Re: Vishishtadvaita and Dvaita - a comparison.
It is not possible to talk about Vishishtadvaita or Sri Bhashya without discussing the divya prabandham of the azhwars. The divya prabandha, which brings out the truth of the upanishads clearly, was the lamp used by srI rAmAnuja in the forest of the vedA.
Although the divya prabandha is not used as pramAnA in debates for obvious reasons, the arguments of sri vaishnavas stem directly from them, with sanskrit shAstras used as proof. Just for an example, to show how the divya prabandha is used by sri vaishnavas, I will illustrate one such instance.
I explained that in Vishishtadvaita, all perception is of the real. Nothing unreal can ever be perceived. This doctrine is justified by the Upanishads, but srI rAmAnuja writes in the Sri Bhashyam, "This (khyAti vAdA) has always been the view of ancient vedAntins".
Here, it is abundantly clear that the 'ancient vedAntins' he is alluding to are the azhwars. For in the ThiruvAimOzhi, Nammazhwar says,
uLan enil uLan; avan uruvam iv vuruvukaL
uLan alan enil, avan aruvam iv varuvukaL
uLan ena ilan ena ivai kuNam udaimaiyin
uLan iru takaiyodu ozivu ilan parantE
Meaning: He exists (for theists); He does not exist also implies He exists; - He has got such attributes and nature which can be described as existent as well as non-existent; He takes the forms as well as NO Forms; With such sthoola sareeram and sookshuma sareeram, He exists and is spread everywhere.
Nammazhwar here has firmly established the reality of perceived objects. The brief explanation is this - If someone says Brahman exists, he does. If someone says, Brahman does not exist, then it does not mean Brahman is non-existent. Since the atheist has said 'THAT (Brahman) does not exist', obviously 'that' refers to some form of perception, ie, that conception of brahman cannot be seen here. So, the non-cognition of that perception is actually real and what the atheist is seeing is real.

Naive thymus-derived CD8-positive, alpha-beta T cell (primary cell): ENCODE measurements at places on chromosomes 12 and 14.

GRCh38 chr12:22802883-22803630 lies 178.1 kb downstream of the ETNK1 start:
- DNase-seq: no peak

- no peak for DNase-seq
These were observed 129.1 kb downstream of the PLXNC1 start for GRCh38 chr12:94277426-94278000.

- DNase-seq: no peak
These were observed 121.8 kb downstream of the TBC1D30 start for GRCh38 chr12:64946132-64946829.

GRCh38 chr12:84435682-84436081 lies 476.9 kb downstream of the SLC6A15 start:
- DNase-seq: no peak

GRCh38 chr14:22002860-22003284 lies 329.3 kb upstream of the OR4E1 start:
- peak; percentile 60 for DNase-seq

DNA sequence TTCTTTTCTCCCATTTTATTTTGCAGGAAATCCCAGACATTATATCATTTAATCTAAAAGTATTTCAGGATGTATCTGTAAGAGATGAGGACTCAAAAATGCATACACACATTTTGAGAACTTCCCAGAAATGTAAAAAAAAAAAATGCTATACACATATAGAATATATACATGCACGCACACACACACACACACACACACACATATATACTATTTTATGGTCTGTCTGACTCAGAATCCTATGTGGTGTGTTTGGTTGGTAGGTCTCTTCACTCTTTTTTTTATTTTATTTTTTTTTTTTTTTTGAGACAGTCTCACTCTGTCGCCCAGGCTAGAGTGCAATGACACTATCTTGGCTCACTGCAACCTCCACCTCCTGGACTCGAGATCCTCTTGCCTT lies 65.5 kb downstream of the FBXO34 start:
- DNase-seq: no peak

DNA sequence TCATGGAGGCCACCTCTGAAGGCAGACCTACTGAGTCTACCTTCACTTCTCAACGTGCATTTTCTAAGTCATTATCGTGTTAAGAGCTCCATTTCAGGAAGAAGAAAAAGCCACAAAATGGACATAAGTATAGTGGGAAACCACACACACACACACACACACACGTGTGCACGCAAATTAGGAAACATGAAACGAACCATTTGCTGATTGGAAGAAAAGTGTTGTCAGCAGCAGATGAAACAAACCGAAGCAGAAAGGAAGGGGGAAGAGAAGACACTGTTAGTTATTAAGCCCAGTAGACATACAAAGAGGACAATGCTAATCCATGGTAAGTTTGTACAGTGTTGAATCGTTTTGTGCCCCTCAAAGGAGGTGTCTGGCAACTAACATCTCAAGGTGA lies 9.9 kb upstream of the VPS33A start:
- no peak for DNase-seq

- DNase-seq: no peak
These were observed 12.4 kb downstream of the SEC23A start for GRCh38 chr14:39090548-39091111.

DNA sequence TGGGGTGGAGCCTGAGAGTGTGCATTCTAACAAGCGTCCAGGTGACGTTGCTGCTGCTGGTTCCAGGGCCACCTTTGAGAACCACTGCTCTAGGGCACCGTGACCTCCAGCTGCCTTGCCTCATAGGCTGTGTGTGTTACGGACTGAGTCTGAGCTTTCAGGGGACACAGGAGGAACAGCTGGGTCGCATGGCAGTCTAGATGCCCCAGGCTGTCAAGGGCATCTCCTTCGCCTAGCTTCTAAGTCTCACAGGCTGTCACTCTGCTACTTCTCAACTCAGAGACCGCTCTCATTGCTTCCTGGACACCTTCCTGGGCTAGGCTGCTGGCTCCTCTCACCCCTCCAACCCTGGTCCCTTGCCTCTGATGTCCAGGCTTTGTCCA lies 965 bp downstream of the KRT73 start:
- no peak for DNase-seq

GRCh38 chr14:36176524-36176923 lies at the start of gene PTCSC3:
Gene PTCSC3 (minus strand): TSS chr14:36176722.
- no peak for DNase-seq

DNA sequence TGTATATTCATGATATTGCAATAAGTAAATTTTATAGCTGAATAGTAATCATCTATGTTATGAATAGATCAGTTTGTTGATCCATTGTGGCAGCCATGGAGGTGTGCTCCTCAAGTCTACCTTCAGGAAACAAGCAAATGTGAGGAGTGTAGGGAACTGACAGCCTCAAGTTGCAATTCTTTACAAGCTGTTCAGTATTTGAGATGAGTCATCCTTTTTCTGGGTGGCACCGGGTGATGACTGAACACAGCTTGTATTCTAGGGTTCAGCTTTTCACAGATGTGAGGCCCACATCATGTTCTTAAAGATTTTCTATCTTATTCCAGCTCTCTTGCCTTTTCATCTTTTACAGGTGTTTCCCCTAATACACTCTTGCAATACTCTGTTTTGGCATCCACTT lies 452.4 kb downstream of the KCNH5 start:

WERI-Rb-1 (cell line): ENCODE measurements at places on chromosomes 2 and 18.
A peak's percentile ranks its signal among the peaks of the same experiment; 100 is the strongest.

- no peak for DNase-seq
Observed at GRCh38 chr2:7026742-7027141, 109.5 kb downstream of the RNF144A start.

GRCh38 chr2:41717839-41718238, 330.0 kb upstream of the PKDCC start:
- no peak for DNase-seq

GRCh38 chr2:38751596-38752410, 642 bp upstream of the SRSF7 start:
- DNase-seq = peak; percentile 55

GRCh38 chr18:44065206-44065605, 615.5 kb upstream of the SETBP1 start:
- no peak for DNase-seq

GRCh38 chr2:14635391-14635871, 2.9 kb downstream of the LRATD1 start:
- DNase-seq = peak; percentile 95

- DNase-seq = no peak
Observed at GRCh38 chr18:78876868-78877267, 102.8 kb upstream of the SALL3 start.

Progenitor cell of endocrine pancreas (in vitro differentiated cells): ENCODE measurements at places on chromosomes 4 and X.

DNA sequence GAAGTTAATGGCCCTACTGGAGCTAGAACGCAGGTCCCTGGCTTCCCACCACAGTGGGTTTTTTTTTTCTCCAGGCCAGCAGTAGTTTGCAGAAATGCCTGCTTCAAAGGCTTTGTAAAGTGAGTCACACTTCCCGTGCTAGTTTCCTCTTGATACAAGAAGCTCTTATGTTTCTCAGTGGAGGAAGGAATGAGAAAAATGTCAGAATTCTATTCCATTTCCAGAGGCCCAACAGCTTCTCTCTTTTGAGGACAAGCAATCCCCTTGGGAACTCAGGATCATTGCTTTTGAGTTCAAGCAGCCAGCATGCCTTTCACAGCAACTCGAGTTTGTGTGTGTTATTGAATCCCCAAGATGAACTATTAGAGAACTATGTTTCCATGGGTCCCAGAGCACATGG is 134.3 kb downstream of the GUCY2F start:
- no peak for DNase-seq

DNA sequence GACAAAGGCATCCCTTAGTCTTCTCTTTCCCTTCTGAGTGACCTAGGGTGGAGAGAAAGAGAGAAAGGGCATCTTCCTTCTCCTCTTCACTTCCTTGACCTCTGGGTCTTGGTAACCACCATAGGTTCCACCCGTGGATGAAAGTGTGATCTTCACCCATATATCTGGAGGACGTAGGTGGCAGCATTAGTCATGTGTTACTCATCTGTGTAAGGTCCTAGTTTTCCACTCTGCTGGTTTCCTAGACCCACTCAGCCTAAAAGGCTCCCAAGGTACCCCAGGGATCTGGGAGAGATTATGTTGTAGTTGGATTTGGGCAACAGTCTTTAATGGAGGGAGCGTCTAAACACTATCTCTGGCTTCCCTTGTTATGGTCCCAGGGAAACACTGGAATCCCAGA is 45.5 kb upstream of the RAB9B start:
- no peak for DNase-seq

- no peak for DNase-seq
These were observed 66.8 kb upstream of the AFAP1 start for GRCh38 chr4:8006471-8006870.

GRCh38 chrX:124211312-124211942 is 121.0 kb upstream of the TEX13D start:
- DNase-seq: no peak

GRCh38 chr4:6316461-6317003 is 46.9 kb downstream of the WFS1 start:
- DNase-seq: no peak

So, what it means is that, if Brahman is said to not exist, then he does not exist in the way that the atheist thinks he does. However, he does exist in some other way. As an example, someone may say, 'Rama does not exist'. He may be thinking of Rama as the one with the bow, the son of dasaratha. But the reality is that Rama, in that particular form, indeed does not exist now, at the present time. So, the cognition of the atheist, 'I do not see Rama' is real. Now, Rama does exist as sarvAntaryAmin and existed in the past in that particular rUpam as imagined by the atheist.
This is similar to how we say, 'The objects in the dream do not exist'. Yes, this is true, but they did have a temporary existence in the dream. So, perception is not negated. The BrihadAranyaka claims that the objects in the dream are real, which this ground for sath khyAti vAdA.
Thus, all perception is of the real. The perception of the atheist is also correct in the immediate sense that 'that does not exist in that way'.
This logic is used by srI rAmAnuja to justify sath khyAti vAdA that whatever is seen, is real, even when it seems contrary. It must be explained properly.
[CENTER][COLOR="Black"][COLOR="Red"][COLOR="DarkRed"]No holiness rules over my freedom
No commands from above I obey
I seek the ruin, I shake the worlds
Behold! I am blackest ov the black
Ov khaos I am, the disobediant one
Depraved son who hath dwelt in nothingness
Upon the ninth I fell, from grace up above
To taste this life ov sin, to give birth to the "I"[/COLOR][/COLOR][/COLOR]
[B]~ "Blackest Ov the Black" - Behemoth.[/B]